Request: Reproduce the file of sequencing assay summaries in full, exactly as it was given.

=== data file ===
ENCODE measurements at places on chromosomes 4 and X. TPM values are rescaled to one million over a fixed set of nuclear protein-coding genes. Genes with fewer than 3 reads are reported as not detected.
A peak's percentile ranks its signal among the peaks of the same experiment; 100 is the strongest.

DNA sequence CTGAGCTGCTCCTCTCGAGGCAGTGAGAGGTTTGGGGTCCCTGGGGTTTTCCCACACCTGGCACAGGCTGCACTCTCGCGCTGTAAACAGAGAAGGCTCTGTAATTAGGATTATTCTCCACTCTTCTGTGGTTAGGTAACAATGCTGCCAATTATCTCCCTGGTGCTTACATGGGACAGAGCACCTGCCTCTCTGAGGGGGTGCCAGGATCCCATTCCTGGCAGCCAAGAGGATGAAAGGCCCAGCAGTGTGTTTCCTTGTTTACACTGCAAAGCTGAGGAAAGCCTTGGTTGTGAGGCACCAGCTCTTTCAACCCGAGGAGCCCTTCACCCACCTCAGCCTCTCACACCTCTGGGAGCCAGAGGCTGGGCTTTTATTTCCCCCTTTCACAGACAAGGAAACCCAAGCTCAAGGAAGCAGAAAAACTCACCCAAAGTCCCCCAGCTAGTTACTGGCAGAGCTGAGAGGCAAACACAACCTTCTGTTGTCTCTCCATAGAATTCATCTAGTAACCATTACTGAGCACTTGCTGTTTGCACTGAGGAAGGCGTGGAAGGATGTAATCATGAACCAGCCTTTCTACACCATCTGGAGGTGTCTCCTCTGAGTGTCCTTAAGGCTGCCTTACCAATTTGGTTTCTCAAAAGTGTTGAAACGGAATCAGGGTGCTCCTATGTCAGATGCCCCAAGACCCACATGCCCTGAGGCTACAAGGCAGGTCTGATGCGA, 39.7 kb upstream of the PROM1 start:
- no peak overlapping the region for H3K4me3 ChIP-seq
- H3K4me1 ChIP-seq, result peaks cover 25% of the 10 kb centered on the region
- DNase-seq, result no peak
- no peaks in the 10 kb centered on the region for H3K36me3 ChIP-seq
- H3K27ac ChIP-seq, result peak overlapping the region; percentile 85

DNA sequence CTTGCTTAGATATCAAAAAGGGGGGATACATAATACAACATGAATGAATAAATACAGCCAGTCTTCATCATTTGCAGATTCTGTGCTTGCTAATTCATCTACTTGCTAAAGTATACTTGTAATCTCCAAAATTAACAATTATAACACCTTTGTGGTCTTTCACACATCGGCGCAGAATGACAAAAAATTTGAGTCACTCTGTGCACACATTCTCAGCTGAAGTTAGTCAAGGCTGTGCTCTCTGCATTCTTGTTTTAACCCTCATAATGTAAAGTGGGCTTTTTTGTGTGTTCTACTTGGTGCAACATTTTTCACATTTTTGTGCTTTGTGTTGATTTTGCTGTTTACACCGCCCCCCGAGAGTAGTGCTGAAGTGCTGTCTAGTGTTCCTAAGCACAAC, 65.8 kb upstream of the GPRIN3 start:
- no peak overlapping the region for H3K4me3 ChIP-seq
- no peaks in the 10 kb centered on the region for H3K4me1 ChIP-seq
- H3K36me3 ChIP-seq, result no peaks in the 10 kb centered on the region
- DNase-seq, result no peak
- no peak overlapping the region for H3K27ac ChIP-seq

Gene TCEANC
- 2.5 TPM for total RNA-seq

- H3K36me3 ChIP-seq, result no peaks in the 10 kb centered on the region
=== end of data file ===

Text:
ENCODE measurements at places on chromosomes 4 and X. TPM values are rescaled to one million over a fixed set of nuclear protein-coding genes. Genes with fewer than 3 reads are reported as not detected.
A peak's percentile ranks its signal among the peaks of the same experiment; 100 is the strongest.

DNA sequence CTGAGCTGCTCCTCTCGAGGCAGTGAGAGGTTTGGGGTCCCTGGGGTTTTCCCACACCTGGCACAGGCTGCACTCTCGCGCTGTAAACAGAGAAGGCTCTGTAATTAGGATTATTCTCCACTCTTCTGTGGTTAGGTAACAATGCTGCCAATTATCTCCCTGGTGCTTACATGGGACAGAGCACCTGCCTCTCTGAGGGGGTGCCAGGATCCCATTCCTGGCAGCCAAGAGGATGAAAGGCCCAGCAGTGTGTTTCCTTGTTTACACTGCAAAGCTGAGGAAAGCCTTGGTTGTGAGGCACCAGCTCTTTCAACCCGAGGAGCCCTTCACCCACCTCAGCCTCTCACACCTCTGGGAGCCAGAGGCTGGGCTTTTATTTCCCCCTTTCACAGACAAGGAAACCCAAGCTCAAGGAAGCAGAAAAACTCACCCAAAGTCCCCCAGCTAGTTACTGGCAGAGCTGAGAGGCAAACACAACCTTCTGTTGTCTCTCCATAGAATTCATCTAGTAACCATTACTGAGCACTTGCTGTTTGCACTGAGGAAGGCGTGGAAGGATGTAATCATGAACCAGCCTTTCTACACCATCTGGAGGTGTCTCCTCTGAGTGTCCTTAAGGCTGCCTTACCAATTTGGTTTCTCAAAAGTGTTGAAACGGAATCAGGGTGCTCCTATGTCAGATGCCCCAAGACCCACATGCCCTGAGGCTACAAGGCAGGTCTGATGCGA, 39.7 kb upstream of the PROM1 start:
- no peak overlapping the region for H3K4me3 ChIP-seq
- H3K4me1 ChIP-seq, result peaks cover 25% of the 10 kb centered on the region
- DNase-seq, result no peak
- no peaks in the 10 kb centered on the region for H3K36me3 ChIP-seq
- H3K27ac ChIP-seq, result peak overlapping the region; percentile 85

DNA sequence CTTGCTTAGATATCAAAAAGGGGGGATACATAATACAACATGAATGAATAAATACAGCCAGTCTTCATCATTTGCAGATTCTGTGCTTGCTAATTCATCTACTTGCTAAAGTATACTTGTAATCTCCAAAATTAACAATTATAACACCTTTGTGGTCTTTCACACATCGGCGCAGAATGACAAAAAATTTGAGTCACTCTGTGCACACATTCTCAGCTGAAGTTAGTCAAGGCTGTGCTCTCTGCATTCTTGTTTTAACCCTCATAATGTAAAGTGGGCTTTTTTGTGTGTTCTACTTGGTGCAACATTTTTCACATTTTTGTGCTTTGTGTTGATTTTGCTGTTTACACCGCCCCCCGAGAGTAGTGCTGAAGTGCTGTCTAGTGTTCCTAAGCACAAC, 65.8 kb upstream of the GPRIN3 start:
- no peak overlapping the region for H3K4me3 ChIP-seq
- no peaks in the 10 kb centered on the region for H3K4me1 ChIP-seq
- H3K36me3 ChIP-seq, result no peaks in the 10 kb centered on the region
- DNase-seq, result no peak
- no peak overlapping the region for H3K27ac ChIP-seq

Gene TCEANC
- 2.5 TPM for total RNA-seq

- H3K36me3 ChIP-seq, result no peaks in the 10 kb centered on the region